What’s It All About?
An Introduction to the First Amendment

  Beginning (upper elementary/middle school)
  Social Studies, Language Arts

This lesson gives students a broad overview of First Amendment principles as a starting point for other lessons (for middle and high school students) that treat the subject with greater depth.

A goal here, as with all the lessons, is to make the First Amendment personal, to help students understand that America’s first freedoms belong to them — as they belong to everyone.

Some of the ideas contained in this lesson will be suitable for all students; others are geared for more able students or for those who want to pursue independent study. Please feel free to make selections from these offerings to suit your students’ needs and interests. You may find that “First Moments” and/or Parts A, B, C and D can stand alone as shorter classroom activities.

Key concepts:

  • The First Amendment to the U.S. Constitution provides individuals with important personal freedoms. Throughout history, people — some well known and some not — have exercised their right to those freedoms in various ways.
  • Students also have First Amendment freedoms. The ability to express oneself and the right to be heard are essential components of freedom.
  • The First Amendment teaches us to respect the viewpoints of others and to allow others to express their views, even though we may disagree with the ideas being expressed.
First Principles
You may want to familiarize yourself with the “First Principles,”. The list of First Principles was developed for older students and is good background information for teachers who want to be able to explain in practical, everyday terms just what the First Amendment means.

Read the explanations for the principles listed below. They have special relevance to the activities in this lesson.

  • The First Amendment affirms the freedom of the individual.
  • Free expression is the foundation — the cornerstone — of democracy.
  • Other people have rights, too.
First moments
There are many good ways to help students learn to respect the beliefs and ideas of others. You might visit the Southern Poverty Law Center’s Web site for classroom activities, some specifically geared to understanding and respecting differences among peoples.

For a brief introduction to one of the freedoms protected by the First Amendment, present the following case study to your students:

Until the early 1970s, children in Wisconsin were required to attend school until they were 16. But members of the Amish religion did not want their children to attend school after grade 8. Instead, the Amish wanted children to stay in their communities, learning the jobs they would have as adults. When one 15-year-old Amish girl didn’t return to school after finishing grade 8, state officials tried to force her parents to send her to school.

Ask: Can they do that?
Talk with students generally about what freedom of religion means. Explain that the First Amendment to the Constitution protects us from having the government (federal, state or local) interfere with the way we practice our religion. Sometimes the courts decide there is a “compelling state interest” that justifies the regulation of some religious practices, but for the most part, individuals are free to follow their own religious beliefs and practices. In the Wisconsin case, the Supreme Court ruled that the Amish family could not be forced to send their daughter to two years of secondary school in violation of their religious beliefs.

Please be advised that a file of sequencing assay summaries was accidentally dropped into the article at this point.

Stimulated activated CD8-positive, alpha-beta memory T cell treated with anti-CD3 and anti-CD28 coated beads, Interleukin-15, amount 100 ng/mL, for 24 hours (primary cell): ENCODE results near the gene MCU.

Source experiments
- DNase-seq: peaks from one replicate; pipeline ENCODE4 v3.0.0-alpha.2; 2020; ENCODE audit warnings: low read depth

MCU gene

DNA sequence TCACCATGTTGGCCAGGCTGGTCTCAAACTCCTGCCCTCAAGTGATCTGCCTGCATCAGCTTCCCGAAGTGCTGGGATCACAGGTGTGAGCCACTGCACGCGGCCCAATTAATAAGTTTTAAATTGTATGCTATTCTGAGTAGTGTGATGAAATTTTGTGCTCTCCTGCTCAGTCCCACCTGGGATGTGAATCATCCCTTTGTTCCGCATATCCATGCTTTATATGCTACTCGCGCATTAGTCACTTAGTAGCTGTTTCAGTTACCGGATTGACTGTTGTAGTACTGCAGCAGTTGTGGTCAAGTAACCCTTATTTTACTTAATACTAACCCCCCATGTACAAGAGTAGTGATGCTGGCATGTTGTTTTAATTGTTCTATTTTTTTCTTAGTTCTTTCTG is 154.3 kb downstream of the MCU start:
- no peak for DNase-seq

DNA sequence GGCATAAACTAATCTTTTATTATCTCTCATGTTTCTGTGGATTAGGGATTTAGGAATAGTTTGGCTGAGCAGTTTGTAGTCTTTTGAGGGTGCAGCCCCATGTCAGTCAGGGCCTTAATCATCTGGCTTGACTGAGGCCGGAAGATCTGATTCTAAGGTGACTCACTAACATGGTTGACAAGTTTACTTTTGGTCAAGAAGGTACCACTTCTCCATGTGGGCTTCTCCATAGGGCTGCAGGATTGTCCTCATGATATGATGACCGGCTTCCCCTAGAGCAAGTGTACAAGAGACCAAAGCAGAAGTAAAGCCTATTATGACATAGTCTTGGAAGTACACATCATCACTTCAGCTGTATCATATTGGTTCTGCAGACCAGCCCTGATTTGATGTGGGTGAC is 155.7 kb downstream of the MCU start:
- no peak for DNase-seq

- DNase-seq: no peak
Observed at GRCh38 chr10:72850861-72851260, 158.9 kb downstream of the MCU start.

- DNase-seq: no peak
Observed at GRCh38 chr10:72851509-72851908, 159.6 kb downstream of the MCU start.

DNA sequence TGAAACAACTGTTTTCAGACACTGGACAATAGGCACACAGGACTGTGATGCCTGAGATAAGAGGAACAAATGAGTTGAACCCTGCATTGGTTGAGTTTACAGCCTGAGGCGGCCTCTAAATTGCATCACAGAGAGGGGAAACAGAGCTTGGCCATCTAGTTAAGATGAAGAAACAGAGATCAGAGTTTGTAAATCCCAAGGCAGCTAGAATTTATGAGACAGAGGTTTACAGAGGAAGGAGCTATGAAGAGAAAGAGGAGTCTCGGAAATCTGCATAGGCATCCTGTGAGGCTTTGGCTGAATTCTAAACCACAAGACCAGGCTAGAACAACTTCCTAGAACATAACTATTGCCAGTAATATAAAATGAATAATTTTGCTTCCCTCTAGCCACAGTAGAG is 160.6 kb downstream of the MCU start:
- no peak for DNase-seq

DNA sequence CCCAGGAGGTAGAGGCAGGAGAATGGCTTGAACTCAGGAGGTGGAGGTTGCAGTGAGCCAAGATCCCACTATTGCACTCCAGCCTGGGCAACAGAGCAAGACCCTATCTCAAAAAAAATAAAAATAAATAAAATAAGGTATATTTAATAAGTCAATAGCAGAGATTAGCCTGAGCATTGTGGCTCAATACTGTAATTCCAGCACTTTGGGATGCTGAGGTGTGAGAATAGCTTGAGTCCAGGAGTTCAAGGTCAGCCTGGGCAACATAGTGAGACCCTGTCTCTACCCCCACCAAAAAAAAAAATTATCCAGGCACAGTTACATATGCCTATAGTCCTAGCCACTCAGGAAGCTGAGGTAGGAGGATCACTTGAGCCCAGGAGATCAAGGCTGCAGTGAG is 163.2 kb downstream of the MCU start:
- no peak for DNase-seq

Part A: Brainstorming
Present this hypothetical situation to the class:
Imagine you are a member of a group of people with an important message. You want as many people as possible to hear about it. The message could be about a coming event — a student-run car wash to raise money for your school’s soccer team, for instance — or it could be about an important social issue, such as stopping gun violence, helping homeless people or even fighting a proposed youth curfew in your town.

Don’t worry about money; imagine you have enough to cover printing, mailing and maybe even placing your message on TV or the radio. Brainstorm for a few minutes about ways to communicate. Try to think of as many different approaches as you can to get your message out to as many people as possible. Be creative!

Ask students to brainstorm, as a group, for about five minutes, about various techniques they might use to get their message out. Post these rules for brainstorming:

  • Say anything that comes to mind.
  • Piggybacking on the ideas of others is good.
  • Don’t evaluate or criticize what others say.
  • When you can’t think of anything else, wait a minute and try again.

How many ways of publicizing their message did students name?  List them on the chalkboard.

Try to encourage a wide range of thinking about forms of expression. If your students haven’t thought of these approaches, you might add:

  • Printed messages or advertisements in newspapers and magazines.
  • Broadcasts on radio or television.
  • Advertising jingles.
  • U.S. mail.
  • Leaflets distributed on car windows, posted along highways, taped onto mailboxes.
  • T-shirts, bumper stickers, buttons.
  • Internet messages, e-mail or text messages.
  • Individuals standing on street corners or in public places and talking about the message, marching or demonstrating or wearing sandwich boards.
  • Graffiti, bulletin boards, billboards
  • Facebook page
  • Community newsletter
  • Messages on the sides of milk cartons.

Wrap up the brainstorming activity with these points: